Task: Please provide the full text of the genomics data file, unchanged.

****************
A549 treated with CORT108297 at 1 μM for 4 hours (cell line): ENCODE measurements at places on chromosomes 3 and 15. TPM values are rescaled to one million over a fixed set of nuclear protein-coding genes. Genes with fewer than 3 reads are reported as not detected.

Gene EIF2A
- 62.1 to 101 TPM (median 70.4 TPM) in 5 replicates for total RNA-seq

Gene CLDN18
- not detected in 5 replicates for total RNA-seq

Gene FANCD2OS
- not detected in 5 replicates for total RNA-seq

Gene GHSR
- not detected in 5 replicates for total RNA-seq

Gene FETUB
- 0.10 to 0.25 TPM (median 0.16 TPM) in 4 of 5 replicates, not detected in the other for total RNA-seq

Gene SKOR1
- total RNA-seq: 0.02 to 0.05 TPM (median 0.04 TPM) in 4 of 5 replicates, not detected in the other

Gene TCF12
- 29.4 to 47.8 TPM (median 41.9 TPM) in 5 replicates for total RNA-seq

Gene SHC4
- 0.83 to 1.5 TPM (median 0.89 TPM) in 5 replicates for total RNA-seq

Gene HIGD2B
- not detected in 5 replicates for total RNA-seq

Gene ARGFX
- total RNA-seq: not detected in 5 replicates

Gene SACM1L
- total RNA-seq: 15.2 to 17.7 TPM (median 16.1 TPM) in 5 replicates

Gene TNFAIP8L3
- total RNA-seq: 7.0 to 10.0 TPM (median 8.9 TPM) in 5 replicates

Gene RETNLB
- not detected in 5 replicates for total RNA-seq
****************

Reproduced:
A549 treated with CORT108297 at 1 μM for 4 hours (cell line): ENCODE measurements at places on chromosomes 3 and 15. TPM values are rescaled to one million over a fixed set of nuclear protein-coding genes. Genes with fewer than 3 reads are reported as not detected.

Gene EIF2A
- 62.1 to 101 TPM (median 70.4 TPM) in 5 replicates for total RNA-seq

Gene CLDN18
- not detected in 5 replicates for total RNA-seq

Gene FANCD2OS
- not detected in 5 replicates for total RNA-seq

Gene GHSR
- not detected in 5 replicates for total RNA-seq

Gene FETUB
- 0.10 to 0.25 TPM (median 0.16 TPM) in 4 of 5 replicates, not detected in the other for total RNA-seq

Gene SKOR1
- total RNA-seq: 0.02 to 0.05 TPM (median 0.04 TPM) in 4 of 5 replicates, not detected in the other

Gene TCF12
- 29.4 to 47.8 TPM (median 41.9 TPM) in 5 replicates for total RNA-seq

Gene SHC4
- 0.83 to 1.5 TPM (median 0.89 TPM) in 5 replicates for total RNA-seq

Gene HIGD2B
- not detected in 5 replicates for total RNA-seq

Gene ARGFX
- total RNA-seq: not detected in 5 replicates

Gene SACM1L
- total RNA-seq: 15.2 to 17.7 TPM (median 16.1 TPM) in 5 replicates

Gene TNFAIP8L3
- total RNA-seq: 7.0 to 10.0 TPM (median 8.9 TPM) in 5 replicates

Gene RETNLB
- not detected in 5 replicates for total RNA-seq